Workplaces across the country have seen massive changes over the past two years: Pandemic-related layoffs and downsizings, an unprecedented number of workers leaving the workforce for safety reasons and caregiving responsibilities, and a change in the labor market that’s driven a huge number of workers to switch jobs and even careers. No matter the reason, many firms have found themselves operating with a fraction of the staff they previously employed. For remaining employees, being the ones left standing can come with a complicated mix of grief, anxiety, guilt, and anger. And for some, it can be a truly destabilizing, distressing experience — and one that can have significant negative impacts on their well-being.
Known as “workplace survivor syndrome,” it’s a condition experts say can destroy staff morale and productivity, and can seriously impact your employees’ sense of psychological safety at work. But while it can be a common occurrence, there are steps Human Resources professionals can take to help their teams navigate the types of changes that can lead to workplace survivor syndrome. Here’s what experts recommend.
What Is Workplace Survivor Syndrome?
Survivor syndrome, or survivor’s guilt, is a form of post-traumatic stress disorder (PTSD) where individuals who have survived a traumatic experience (such as a natural disaster, violent attack, or serious accident) suffer guilt about having made it through when others didn’t. Similarly, experts said, workplace survivor syndrome is a reaction in employees who remain part of an organization after layoffs, restructurings, job cuts, or resignations have eliminated longtime coworkers.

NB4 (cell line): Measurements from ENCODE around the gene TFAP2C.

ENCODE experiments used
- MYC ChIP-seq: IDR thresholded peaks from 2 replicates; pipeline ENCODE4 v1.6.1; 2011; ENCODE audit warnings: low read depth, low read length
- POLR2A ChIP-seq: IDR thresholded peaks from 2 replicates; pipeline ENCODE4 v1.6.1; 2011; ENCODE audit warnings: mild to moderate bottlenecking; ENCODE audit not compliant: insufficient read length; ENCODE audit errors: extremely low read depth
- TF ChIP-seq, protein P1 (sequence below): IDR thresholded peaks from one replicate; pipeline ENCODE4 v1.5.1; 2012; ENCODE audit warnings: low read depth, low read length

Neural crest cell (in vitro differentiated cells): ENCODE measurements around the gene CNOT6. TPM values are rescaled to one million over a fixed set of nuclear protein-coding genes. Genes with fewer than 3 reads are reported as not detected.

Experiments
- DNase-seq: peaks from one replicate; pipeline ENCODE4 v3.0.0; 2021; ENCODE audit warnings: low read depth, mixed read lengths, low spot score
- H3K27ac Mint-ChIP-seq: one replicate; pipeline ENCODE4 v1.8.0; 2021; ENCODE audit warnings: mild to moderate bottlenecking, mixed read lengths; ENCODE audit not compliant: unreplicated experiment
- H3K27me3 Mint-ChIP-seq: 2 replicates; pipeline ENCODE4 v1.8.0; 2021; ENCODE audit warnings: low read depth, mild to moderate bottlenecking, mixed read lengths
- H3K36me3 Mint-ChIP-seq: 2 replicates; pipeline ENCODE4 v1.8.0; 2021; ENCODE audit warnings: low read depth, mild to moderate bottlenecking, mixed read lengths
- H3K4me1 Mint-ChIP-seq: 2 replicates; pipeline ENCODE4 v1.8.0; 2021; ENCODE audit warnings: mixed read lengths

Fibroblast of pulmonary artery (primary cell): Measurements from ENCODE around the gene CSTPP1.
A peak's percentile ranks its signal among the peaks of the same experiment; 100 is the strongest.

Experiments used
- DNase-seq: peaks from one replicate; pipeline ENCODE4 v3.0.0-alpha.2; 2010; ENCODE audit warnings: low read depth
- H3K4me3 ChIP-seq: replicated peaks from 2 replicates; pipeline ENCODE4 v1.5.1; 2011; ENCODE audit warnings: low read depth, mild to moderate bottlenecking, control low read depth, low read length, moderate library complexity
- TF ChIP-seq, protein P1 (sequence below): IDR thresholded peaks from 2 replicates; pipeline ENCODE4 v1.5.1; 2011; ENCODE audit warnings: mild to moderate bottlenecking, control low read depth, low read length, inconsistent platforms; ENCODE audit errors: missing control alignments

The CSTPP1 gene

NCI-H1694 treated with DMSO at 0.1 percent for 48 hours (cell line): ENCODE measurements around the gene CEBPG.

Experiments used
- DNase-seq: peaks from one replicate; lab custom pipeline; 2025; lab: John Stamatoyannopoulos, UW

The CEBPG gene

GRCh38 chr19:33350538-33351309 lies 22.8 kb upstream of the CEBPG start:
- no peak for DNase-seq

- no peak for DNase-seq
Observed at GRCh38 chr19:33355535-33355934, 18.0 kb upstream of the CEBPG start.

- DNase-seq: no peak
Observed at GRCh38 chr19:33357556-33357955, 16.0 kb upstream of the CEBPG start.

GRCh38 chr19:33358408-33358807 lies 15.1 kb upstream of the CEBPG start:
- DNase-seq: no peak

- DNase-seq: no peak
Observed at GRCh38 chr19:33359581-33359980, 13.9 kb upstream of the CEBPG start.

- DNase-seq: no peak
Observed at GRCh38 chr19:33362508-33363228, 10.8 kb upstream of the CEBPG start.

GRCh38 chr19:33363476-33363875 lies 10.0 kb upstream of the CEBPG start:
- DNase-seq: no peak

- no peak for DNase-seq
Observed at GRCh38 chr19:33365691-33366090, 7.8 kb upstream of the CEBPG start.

According to Sally Spencer-Thomas, PsyD, a Colorado-based clinical psychologist and TEDx speaker who specializes in mental health advocacy and suicide prevention in organizations, workplace survivor syndrome can be driven by a “mixture of grief from losing colleagues, anxiety regarding their [own] job security, overwhelm from needing to pick up more work, and distress from deteriorating psychological safety.” And the effects can be immediate, she said.
“While many think the ‘layoff survivors’ should feel grateful [to still have a job], they often show signs of consequences of working in a poor psychological safety climate — decreased productivity, lack of trust in leadership, poor morale, and more,” Spencer-Thomas continued. “Many also experience survivor guilt, wondering why they were spared when other worthy workers were not.”
Workplace survivor syndrome can manifest in a number of ways: increased absenteeism, anxiety at work, feelings of guilt, depression, poor morale, indecision, disengagement, and overwhelm and burnout. And these effects can be felt far longer than the restructuring or downsizing period itself.
How to Take Action
For companies that know a staff reduction or layoff is coming, the way Human Resources and management handle the process can significantly help mitigate the fallout. Working to keep the psychological safety of not just the departing employees, but their former colleagues, too, top of mind is paramount, experts said.